Find the smallest possible value of the quantity $\displaystyle x^2 + y^2$ under the restriction that $\displaystyle 2x + 3y = 6$

How would I go about solving this? Please help.

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- Sep 19th 2008, 01:54 PMlightningstab714Quadratic Equations
Find the smallest possible value of the quantity $\displaystyle x^2 + y^2$ under the restriction that $\displaystyle 2x + 3y = 6$

How would I go about solving this? Please help. - Sep 19th 2008, 01:58 PMmr fantastic
- Sep 19th 2008, 02:24 PMlightningstab714
Thanks.

- Sep 19th 2008, 06:14 PMpankaj
Here are two non calculus approaches to your problem:

Geometrically,$\displaystyle x^2+y^2$ denotes square of distance of the point $\displaystyle (x,y)$ from $\displaystyle (0,0)$ therefore,you have been asked to find the shortest distance between $\displaystyle (0,0)$ and the line $\displaystyle 2x+3y=6$ in 2D space which is the perpendicular distance of 2x +3y=6 from (0,0) and which can be found from the formula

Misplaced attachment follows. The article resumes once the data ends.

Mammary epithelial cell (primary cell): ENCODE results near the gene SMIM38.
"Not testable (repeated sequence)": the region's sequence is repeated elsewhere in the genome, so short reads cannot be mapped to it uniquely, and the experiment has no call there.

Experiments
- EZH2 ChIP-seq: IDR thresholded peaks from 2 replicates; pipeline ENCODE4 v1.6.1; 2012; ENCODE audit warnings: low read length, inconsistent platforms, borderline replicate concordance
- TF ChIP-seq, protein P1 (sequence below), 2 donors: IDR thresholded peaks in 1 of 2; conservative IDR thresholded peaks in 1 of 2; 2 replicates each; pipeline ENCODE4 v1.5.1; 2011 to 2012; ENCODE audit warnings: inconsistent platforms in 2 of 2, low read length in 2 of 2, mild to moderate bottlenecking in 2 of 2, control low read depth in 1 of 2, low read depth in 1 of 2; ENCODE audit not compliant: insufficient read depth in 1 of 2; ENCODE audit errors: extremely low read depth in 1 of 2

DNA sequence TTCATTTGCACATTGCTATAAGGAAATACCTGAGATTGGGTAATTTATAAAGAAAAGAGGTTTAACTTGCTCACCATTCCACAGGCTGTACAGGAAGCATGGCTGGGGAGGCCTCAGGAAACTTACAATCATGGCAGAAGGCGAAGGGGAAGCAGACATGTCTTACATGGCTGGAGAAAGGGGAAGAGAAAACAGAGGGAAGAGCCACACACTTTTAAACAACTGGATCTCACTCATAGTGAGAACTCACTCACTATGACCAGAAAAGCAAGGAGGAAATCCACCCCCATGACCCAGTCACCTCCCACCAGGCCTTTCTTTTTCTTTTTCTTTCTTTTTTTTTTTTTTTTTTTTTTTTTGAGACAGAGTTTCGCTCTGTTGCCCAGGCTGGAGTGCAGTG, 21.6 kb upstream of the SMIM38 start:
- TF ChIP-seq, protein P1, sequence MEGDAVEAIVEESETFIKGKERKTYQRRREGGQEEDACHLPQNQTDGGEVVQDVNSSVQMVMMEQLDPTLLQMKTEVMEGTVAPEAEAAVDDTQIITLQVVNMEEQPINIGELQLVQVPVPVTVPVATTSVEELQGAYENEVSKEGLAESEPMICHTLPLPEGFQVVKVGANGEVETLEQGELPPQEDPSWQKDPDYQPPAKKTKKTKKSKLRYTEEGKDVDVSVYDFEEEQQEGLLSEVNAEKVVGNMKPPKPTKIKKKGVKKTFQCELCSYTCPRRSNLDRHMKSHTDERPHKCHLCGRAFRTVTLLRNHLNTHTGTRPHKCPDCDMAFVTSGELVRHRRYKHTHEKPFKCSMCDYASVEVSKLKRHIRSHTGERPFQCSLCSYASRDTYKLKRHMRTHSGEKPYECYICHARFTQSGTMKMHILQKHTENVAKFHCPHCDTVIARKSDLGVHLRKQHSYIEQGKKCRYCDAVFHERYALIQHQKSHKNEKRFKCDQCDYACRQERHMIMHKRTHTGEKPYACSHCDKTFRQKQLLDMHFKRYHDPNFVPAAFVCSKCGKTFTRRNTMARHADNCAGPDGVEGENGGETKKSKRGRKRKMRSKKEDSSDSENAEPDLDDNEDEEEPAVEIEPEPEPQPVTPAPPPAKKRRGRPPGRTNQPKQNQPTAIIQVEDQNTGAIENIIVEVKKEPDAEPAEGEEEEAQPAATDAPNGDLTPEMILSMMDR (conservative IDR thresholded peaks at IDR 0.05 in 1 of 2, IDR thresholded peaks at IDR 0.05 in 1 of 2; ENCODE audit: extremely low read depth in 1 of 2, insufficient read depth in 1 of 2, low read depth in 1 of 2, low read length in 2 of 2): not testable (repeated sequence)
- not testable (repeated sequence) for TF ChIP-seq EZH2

$\displaystyle p=\frac{|ax_{1}+by_{1}+c|}{\sqrt{a^2+b^2}}$

$\displaystyle =\frac{|2(0)+3(0)+6|}{\sqrt{2^2+3^2}}$

$\displaystyle =\frac{6}{\sqrt{13}}$.Therefore answer should be $\displaystyle

\frac{36}{13}$

**Another method**:

Put $\displaystyle x=r\cos\theta;y=r\sin \theta$ where $\displaystyle r=\sqrt{x^2+y^2}$

Plugging in $\displaystyle 2x+3y=6$,we get

$\displaystyle r=\frac{6}{2\cos \theta +3\sin \theta}$

Now r will be minimum when denominator will be maximum.

Also$\displaystyle ,-\sqrt{a^2+b^2} \leq a\cos\theta+b\sin\theta \leq\sqrt{a^2+b^2}$

Therefore,$\displaystyle r_{min}=\frac{6}{\sqrt{2^2+3^2}}=\frac{6}{\sqrt{13 }}$

and hence $\displaystyle x^2+y^2=\frac{36}{13}$